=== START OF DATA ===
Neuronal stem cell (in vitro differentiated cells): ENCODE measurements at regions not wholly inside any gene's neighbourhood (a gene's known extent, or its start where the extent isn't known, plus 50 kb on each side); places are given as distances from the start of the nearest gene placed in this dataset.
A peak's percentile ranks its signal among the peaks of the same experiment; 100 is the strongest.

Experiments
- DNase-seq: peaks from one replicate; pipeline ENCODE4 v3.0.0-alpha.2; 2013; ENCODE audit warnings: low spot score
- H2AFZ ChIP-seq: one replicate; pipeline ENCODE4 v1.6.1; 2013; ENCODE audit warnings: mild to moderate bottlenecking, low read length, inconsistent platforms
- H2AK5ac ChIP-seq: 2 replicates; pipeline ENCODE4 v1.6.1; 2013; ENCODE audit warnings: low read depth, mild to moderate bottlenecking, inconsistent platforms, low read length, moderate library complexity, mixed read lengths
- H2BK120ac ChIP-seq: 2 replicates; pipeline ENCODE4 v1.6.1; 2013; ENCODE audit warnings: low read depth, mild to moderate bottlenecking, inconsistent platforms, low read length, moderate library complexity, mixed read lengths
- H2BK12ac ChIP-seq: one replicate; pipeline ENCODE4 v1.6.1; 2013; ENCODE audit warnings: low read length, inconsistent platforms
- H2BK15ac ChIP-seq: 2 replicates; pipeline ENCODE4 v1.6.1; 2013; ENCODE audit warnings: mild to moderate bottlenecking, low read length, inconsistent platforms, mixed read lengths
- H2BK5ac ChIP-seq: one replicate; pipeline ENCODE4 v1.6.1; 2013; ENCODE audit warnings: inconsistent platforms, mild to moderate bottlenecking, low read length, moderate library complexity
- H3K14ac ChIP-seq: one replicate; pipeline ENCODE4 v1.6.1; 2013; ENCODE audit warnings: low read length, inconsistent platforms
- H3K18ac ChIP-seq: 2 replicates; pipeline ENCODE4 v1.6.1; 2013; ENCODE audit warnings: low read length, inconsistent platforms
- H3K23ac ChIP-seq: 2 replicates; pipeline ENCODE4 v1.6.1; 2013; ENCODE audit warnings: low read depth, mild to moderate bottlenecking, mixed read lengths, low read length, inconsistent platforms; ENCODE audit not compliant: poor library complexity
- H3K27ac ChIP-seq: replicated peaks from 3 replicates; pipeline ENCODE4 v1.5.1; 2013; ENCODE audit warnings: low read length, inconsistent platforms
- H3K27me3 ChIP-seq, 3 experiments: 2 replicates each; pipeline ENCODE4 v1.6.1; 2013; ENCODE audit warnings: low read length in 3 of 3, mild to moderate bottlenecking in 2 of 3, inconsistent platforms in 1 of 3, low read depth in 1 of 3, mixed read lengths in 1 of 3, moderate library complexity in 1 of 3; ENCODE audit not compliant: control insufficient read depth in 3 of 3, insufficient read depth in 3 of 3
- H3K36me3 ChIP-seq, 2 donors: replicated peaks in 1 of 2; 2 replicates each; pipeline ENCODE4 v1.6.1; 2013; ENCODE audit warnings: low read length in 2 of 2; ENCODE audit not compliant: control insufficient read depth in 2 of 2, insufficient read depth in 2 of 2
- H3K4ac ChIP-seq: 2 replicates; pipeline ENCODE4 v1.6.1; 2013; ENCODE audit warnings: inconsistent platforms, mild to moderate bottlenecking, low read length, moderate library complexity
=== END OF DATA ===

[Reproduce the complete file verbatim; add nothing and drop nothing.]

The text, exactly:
Neuronal stem cell (in vitro differentiated cells): ENCODE measurements at regions not wholly inside any gene's neighbourhood (a gene's known extent, or its start where the extent isn't known, plus 50 kb on each side); places are given as distances from the start of the nearest gene placed in this dataset.
A peak's percentile ranks its signal among the peaks of the same experiment; 100 is the strongest.

Experiments
- DNase-seq: peaks from one replicate; pipeline ENCODE4 v3.0.0-alpha.2; 2013; ENCODE audit warnings: low spot score
- H2AFZ ChIP-seq: one replicate; pipeline ENCODE4 v1.6.1; 2013; ENCODE audit warnings: mild to moderate bottlenecking, low read length, inconsistent platforms
- H2AK5ac ChIP-seq: 2 replicates; pipeline ENCODE4 v1.6.1; 2013; ENCODE audit warnings: low read depth, mild to moderate bottlenecking, inconsistent platforms, low read length, moderate library complexity, mixed read lengths
- H2BK120ac ChIP-seq: 2 replicates; pipeline ENCODE4 v1.6.1; 2013; ENCODE audit warnings: low read depth, mild to moderate bottlenecking, inconsistent platforms, low read length, moderate library complexity, mixed read lengths
- H2BK12ac ChIP-seq: one replicate; pipeline ENCODE4 v1.6.1; 2013; ENCODE audit warnings: low read length, inconsistent platforms
- H2BK15ac ChIP-seq: 2 replicates; pipeline ENCODE4 v1.6.1; 2013; ENCODE audit warnings: mild to moderate bottlenecking, low read length, inconsistent platforms, mixed read lengths
- H2BK5ac ChIP-seq: one replicate; pipeline ENCODE4 v1.6.1; 2013; ENCODE audit warnings: inconsistent platforms, mild to moderate bottlenecking, low read length, moderate library complexity
- H3K14ac ChIP-seq: one replicate; pipeline ENCODE4 v1.6.1; 2013; ENCODE audit warnings: low read length, inconsistent platforms
- H3K18ac ChIP-seq: 2 replicates; pipeline ENCODE4 v1.6.1; 2013; ENCODE audit warnings: low read length, inconsistent platforms
- H3K23ac ChIP-seq: 2 replicates; pipeline ENCODE4 v1.6.1; 2013; ENCODE audit warnings: low read depth, mild to moderate bottlenecking, mixed read lengths, low read length, inconsistent platforms; ENCODE audit not compliant: poor library complexity
- H3K27ac ChIP-seq: replicated peaks from 3 replicates; pipeline ENCODE4 v1.5.1; 2013; ENCODE audit warnings: low read length, inconsistent platforms
- H3K27me3 ChIP-seq, 3 experiments: 2 replicates each; pipeline ENCODE4 v1.6.1; 2013; ENCODE audit warnings: low read length in 3 of 3, mild to moderate bottlenecking in 2 of 3, inconsistent platforms in 1 of 3, low read depth in 1 of 3, mixed read lengths in 1 of 3, moderate library complexity in 1 of 3; ENCODE audit not compliant: control insufficient read depth in 3 of 3, insufficient read depth in 3 of 3
- H3K36me3 ChIP-seq, 2 donors: replicated peaks in 1 of 2; 2 replicates each; pipeline ENCODE4 v1.6.1; 2013; ENCODE audit warnings: low read length in 2 of 2; ENCODE audit not compliant: control insufficient read depth in 2 of 2, insufficient read depth in 2 of 2
- H3K4ac ChIP-seq: 2 replicates; pipeline ENCODE4 v1.6.1; 2013; ENCODE audit warnings: inconsistent platforms, mild to moderate bottlenecking, low read length, moderate library complexity